You have heard it from your mommy friends, you may have heard it from your mom. You may even hear it from your pediatrician, but not everyone thinks that when your baby is finally ready for solids, it has to be rice cereal. The conventional wisdom behind that common advice is it’s easily digested and unlikely to sensitize your baby to allergens. These are good things!
Rice cereal is also controversial, particularly if your family has a history of diabetes, and it’s never a good idea if your baby is less than four months old. It’s even controversial if your baby has reflux (scroll to page three).
But some research and pediatricians are suggesting that your baby has many other, much more tempting options available for its first solid meal! This is the very provocative lede to this article…
Ditch the rice cereal and mashed peas, and make way for enchiladas, curry and even – gasp! – hot peppers.
The deal is this, according to those who are smarter than I am…the closer your baby is to six months old, the less likely they are to become sensitized to allergens in what they eat. So the allergy concern addressed by rice cereal becomes moot. Their digestive system is also more mature, so the ease with which a baby can digest rice cereal also becomes irrelevant.
We started solids at about 5 1/2 months with sweet potatoes. Mmmmmmmm….
So how do you know when your baby is ready for solids? Here are some things to look for….
The infant should be able to do the following:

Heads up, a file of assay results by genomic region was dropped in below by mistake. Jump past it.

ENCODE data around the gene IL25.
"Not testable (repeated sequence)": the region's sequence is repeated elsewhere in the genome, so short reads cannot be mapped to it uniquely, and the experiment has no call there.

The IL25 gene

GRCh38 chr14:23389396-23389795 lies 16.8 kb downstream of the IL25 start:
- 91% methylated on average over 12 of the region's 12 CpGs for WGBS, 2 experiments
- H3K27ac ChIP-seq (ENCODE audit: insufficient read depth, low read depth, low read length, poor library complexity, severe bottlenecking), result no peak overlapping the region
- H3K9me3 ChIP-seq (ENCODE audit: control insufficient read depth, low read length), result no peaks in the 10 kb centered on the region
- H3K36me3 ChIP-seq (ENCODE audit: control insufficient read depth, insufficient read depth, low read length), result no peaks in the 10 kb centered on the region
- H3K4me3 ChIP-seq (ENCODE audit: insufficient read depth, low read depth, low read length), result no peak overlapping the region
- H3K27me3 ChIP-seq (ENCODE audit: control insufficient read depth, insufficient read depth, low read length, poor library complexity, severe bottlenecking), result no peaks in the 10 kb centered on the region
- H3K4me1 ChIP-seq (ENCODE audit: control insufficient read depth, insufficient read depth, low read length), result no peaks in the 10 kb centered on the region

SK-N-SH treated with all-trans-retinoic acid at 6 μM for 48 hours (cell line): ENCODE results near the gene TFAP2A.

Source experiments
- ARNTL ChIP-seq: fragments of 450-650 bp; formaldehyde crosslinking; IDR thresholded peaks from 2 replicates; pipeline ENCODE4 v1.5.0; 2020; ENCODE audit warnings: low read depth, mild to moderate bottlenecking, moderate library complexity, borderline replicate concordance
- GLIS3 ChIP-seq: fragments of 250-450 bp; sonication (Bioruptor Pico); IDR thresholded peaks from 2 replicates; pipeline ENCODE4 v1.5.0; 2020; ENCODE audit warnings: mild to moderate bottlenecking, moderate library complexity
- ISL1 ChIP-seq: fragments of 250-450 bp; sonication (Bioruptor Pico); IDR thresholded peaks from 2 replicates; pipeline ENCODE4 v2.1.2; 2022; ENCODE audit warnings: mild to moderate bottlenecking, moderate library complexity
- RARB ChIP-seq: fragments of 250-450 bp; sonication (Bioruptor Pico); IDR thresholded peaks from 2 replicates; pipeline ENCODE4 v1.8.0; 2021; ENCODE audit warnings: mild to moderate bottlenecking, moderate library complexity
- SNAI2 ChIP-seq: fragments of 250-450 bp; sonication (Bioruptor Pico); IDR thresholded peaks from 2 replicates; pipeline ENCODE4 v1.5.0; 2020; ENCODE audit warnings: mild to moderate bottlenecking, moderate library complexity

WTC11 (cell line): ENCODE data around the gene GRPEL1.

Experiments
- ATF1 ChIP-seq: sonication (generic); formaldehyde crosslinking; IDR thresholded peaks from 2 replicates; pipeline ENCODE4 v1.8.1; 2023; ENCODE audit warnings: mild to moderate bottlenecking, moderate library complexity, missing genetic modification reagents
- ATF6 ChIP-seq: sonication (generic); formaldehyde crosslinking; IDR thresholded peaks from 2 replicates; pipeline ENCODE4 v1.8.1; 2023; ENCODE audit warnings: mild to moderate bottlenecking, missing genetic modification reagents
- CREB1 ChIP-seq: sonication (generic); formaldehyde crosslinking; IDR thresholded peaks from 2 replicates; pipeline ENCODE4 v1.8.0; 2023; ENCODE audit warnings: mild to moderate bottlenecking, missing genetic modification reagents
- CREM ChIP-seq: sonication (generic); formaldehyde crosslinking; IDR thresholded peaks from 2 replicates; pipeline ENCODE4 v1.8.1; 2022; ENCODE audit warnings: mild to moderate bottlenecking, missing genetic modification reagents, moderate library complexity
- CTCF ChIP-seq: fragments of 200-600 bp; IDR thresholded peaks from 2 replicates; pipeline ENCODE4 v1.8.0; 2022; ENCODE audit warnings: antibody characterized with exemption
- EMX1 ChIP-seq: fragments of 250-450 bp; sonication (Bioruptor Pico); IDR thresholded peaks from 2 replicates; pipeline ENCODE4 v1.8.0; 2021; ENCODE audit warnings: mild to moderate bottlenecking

1. Sit with support
2. Have good head and neck control
3. Push up with straight elbows from lying face down
4. Show readiness for varied textures of supplemental foods by placing their hands or toys in their mouth
5. Lean forward and open the mouth when interested in food, and lean back and turn away when uninterested in the food or not hungry
6. Additional skills are necessary before an infant should be allowed to progress to eating finger foods
7. By eight to 10 months, infants begin to have the skills necessary to eat finger foods independently (can sit independently, grasp and release food, chew food (even without teeth), and swallow)
8. By 12 months, fine motor skills improve, allowing the child to grasp pieces of food between two fingers
Also, if you try to feed your baby and they push the food out of their mouth with their tongue, you should hold off for a little while. That’s called the “tongue thrust” reflex, and means they are not quite ready for solids.
When your baby reaches these milestones, and you and your pediatrician have decided on an appropriate first food, it’s time to get out the camera! Those pictures and videos of your baby’s confusion and then possibly delight will be priceless! Yes, it’ll be messy, but that’s part of the charm. Just make sure you put plastic down on the floor lol. You’ll thank me later.
(Originally posted @ Pea in the Podcast)
PS…since I wrote this post awhile back, one of my favorite pediatricians, Dr. Alan Greene, has resolved to get rice cereal out of babies’ diets for good! His campaign is called “WhiteOut Now” and you can learn much more about it here. You can also follow Dr. Greene’s efforts to get the WhiteOut of babies’ diets on Facebook here.